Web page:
3-km conveyor belt taken out of rotation in 3/11 disaster area

Dismantling work starts Oct. 14 on a giant conveyor belt that was used to transport soil for reconstruction work in Rikuzentakata, Iwate Prefecture. (Yosuke Fukudome)

Dismantling work starts Oct. 14 on a giant conveyor belt that was used to transport soil for reconstruction work in Rikuzentakata, Iwate Prefecture. (Yosuke Fukudome)

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  • Dismantling work starts Oct. 14 on a giant conveyor belt that was used to transport soil for reconstruction work in Rikuzentakata, Iwate Prefecture. (Yosuke Fukudome)
October 15, 2015

By KAZUMASA SUGIMURA/ Staff Writer

RIKUZENTAKATA, Iwate Prefecture–A 20-meter-high conveyor belt that extends 3 kilometers over this tsunami-hit city is being dismantled after moving about 5.04 million square meters of soil for reconstruction work.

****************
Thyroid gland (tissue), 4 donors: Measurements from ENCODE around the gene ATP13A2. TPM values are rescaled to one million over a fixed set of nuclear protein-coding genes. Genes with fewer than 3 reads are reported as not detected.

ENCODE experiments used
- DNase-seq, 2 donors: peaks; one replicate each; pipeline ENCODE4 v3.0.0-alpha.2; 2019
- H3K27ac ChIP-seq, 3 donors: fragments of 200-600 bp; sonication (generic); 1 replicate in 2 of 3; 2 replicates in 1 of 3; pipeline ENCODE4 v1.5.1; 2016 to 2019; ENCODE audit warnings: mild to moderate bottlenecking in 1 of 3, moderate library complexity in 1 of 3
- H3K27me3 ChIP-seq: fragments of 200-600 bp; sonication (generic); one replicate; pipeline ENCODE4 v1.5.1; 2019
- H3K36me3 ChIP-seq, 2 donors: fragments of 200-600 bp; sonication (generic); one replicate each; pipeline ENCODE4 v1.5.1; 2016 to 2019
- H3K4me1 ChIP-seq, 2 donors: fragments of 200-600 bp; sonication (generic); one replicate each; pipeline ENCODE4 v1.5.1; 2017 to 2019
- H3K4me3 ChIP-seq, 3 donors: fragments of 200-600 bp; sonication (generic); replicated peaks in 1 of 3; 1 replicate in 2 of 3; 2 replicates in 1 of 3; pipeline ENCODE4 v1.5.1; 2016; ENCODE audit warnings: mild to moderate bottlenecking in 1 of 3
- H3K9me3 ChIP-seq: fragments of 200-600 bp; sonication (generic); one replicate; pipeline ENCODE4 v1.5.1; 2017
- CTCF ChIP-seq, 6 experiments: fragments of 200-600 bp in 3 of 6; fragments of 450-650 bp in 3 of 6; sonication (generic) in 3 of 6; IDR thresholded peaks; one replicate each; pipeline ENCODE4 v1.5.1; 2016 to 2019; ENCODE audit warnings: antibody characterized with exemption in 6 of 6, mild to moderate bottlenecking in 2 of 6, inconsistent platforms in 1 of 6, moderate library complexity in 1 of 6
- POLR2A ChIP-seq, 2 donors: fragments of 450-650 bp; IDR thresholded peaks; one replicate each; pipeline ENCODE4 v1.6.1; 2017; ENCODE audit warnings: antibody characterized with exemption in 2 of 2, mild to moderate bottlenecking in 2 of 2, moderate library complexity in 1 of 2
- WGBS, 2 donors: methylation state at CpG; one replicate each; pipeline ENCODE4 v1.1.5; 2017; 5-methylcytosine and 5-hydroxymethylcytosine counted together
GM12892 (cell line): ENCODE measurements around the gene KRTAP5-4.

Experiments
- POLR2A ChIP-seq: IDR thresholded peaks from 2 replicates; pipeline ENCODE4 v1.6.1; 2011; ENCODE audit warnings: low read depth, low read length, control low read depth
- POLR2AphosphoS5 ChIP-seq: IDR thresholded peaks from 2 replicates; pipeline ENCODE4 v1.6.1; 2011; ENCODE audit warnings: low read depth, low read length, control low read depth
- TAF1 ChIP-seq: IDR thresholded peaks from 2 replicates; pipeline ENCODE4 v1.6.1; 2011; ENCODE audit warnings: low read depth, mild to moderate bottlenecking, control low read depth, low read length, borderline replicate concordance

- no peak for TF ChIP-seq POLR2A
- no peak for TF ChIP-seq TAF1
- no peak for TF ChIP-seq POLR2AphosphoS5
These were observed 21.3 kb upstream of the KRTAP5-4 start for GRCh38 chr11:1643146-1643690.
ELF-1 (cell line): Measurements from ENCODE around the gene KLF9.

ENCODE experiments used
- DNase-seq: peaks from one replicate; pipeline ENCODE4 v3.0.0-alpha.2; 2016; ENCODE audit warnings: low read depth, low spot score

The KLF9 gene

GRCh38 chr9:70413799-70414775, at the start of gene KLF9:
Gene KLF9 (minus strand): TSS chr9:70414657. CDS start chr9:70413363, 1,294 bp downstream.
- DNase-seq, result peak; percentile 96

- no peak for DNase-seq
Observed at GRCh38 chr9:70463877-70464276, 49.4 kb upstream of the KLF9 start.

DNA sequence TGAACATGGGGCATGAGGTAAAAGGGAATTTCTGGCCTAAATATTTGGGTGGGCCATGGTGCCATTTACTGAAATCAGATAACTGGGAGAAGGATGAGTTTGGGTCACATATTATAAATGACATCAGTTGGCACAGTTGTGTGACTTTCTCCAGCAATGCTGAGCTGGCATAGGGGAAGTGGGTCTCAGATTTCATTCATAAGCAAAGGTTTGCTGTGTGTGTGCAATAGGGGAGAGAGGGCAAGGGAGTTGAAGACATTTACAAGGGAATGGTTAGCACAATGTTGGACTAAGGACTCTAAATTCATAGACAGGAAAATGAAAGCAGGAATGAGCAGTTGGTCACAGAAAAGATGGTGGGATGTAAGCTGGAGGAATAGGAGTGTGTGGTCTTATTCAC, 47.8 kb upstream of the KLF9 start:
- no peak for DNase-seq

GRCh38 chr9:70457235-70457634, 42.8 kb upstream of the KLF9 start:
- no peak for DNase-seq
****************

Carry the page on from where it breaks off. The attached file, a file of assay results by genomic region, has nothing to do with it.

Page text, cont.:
Work to tear down the huge apparatus started on Oct. 14 and is scheduled to be completed by next autumn.

The conveyor belt, commissioned by the city government and built by a joint venture that included general contractor Shimizu Corp., started operating in March 2014, about three years after the March 11 tsunami slammed into Rikuzentakata and destroyed much of the city.

The machine transported soil from the mountains to residential areas to elevate the land for protection against future tsunami. It completed its task in September.

A fleet of 10-ton trucks would have needed an estimated nine years to complete the same job.

The giant conveyor belt became a symbol of the region’s reconstruction efforts and drew curious onlookers to the city.

By KAZUMASA SUGIMURA/ Staff Writer
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